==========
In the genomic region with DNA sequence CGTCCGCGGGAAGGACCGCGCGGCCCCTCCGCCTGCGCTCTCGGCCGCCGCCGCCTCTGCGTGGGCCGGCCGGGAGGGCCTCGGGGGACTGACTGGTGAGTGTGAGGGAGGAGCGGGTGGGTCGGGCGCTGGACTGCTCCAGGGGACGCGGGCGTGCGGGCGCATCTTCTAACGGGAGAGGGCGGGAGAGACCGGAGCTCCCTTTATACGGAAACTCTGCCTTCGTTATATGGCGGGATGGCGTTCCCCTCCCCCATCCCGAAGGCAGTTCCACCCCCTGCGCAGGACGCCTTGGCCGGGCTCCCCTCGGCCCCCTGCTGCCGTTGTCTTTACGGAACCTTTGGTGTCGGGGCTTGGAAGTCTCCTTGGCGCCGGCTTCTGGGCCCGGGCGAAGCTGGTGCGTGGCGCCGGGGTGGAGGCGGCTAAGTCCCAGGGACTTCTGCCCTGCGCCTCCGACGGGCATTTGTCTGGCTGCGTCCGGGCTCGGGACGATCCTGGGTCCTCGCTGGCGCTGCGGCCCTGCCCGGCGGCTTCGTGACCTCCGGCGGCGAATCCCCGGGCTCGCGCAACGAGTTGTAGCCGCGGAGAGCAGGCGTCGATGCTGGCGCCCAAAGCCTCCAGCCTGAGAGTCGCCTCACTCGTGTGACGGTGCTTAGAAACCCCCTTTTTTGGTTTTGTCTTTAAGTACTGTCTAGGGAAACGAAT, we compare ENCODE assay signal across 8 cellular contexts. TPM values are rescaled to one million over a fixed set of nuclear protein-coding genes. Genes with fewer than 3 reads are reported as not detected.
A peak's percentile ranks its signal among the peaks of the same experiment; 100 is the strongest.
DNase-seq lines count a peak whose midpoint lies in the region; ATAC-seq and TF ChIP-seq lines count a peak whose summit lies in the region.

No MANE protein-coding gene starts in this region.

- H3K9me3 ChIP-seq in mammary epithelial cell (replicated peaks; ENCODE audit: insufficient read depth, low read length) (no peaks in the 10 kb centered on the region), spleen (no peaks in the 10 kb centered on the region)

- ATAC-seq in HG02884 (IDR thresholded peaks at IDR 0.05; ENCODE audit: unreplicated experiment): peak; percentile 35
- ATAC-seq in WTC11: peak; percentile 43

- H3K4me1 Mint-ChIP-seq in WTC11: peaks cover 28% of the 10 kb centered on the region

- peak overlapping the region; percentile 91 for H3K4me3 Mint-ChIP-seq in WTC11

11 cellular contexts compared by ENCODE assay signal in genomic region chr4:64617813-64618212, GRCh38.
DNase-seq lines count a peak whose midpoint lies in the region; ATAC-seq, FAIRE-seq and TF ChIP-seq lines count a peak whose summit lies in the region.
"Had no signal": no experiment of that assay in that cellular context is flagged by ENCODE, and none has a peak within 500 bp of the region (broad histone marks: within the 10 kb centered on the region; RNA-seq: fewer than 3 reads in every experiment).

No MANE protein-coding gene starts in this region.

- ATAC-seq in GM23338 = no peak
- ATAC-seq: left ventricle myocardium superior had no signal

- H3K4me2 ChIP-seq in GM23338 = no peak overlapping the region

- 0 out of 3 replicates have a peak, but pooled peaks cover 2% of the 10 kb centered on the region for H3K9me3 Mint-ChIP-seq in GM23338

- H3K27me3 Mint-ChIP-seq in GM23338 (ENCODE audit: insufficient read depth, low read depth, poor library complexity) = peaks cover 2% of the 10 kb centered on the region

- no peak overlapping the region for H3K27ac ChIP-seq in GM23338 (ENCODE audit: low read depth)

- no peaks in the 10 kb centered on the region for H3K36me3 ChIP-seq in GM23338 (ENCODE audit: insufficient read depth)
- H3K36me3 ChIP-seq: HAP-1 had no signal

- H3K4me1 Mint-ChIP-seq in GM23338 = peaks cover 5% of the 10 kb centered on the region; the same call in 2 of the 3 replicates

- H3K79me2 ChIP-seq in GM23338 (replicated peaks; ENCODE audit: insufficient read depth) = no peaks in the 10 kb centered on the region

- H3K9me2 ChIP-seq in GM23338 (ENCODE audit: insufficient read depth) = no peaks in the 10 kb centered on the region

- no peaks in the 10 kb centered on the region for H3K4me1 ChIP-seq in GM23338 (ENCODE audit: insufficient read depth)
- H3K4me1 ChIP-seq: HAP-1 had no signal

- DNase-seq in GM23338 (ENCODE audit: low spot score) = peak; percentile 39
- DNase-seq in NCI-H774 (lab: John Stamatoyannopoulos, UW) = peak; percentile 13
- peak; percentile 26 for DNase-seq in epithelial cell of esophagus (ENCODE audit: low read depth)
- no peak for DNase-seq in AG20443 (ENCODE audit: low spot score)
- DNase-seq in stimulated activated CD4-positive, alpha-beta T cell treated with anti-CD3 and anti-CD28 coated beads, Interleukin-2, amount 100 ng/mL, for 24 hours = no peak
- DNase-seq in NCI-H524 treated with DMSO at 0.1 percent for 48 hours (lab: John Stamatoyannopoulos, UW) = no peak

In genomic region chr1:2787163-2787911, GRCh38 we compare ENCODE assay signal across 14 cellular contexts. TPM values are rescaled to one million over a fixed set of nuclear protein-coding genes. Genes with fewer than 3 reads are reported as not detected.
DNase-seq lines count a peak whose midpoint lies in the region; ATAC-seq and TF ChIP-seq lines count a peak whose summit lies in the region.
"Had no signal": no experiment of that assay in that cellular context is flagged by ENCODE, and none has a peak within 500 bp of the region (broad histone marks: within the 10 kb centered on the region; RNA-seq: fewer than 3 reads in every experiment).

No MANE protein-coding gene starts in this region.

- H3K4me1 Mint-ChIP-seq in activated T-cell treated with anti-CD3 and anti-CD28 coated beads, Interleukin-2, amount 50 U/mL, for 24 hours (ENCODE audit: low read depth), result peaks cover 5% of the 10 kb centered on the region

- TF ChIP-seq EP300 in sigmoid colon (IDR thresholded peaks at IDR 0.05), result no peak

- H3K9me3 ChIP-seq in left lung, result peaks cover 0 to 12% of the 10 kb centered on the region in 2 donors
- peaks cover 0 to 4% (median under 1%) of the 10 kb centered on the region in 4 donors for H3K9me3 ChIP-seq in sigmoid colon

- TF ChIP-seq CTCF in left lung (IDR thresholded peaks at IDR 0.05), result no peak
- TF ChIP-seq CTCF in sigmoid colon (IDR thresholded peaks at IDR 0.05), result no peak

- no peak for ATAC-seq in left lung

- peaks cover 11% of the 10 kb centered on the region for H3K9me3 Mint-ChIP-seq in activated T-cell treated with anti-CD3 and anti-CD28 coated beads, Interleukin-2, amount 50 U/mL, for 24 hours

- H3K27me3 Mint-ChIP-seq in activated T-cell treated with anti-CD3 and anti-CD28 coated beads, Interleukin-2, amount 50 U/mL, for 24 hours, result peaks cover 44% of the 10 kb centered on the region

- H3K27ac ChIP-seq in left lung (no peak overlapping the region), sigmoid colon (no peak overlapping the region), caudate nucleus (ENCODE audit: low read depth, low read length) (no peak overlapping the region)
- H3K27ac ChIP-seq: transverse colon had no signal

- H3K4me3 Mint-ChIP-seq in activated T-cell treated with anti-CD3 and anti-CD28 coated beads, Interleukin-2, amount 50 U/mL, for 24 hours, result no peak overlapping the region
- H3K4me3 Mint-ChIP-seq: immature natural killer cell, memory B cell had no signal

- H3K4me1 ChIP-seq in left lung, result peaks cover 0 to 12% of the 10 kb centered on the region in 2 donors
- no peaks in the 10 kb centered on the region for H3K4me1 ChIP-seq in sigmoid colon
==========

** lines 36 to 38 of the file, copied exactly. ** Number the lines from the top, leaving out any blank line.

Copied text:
No MANE protein-coding gene starts in this region.

- H3K4me1 Mint-ChIP-seq in activated T-cell treated with anti-CD3 and anti-CD28 coated beads, Interleukin-2, amount 50 U/mL, for 24 hours (ENCODE audit: low read depth), result peaks cover 5% of the 10 kb centered on the region

- TF ChIP-seq EP300 in sigmoid colon (IDR thresholded peaks at IDR 0.05), result no peak